Declaration of Origin Appropriate statement as to the origin of the goods, made in connection with their exportation by the manufacturer, producer, supplier, exporter or other competent person on the commercial invoice or any document relating to goods.
Decoupling Inventory A stock retained to make the independent control of two successive operations possible.
Decoupling Point The point in the supply chain which provides a buffer between differing input and output rates.
Dedicated Service 1. A service specially designed for the use by one or more particular customers.
DEEP SEA TRADES The traffic routes of both cargo and passenger vessels which are regularly engaged on the high seas or on long voyages.
DEEP STOWAGE Any bulk, bagged or other type of cargo stowed in single hold ships.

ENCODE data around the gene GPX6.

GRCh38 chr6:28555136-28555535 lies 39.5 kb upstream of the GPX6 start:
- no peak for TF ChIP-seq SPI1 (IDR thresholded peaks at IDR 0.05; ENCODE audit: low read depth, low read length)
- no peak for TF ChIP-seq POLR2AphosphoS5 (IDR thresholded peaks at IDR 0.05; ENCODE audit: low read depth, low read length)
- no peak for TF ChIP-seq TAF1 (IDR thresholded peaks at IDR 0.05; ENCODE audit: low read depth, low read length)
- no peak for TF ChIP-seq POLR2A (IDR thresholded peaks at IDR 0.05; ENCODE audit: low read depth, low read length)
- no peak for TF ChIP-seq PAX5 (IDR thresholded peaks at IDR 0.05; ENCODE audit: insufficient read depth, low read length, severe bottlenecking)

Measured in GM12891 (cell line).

Deep Vee: The name given to a hull shape that was developed to maintain high speeds at sea. (See also Shallow Vee & Round Bilge)
Default Charge A (standard) charge applicable for a trade, stretch or location.
Degroupage Splitting up shipments into small consignments.
Delay in Transit (DIT) Delay of shipment at the customer’s request.
Delivering Carrier The carrier who delivers the consignment to the consignee or his agent (air cargo).
Delivery The process of delivering the consignment to the consignee at the agreed place.
Delivery Instruction Document issued by a buyer giving instructions regarding the details of the delivery of goods ordered.
Delivery Note A document recording the delivery of products to a consignee (customer).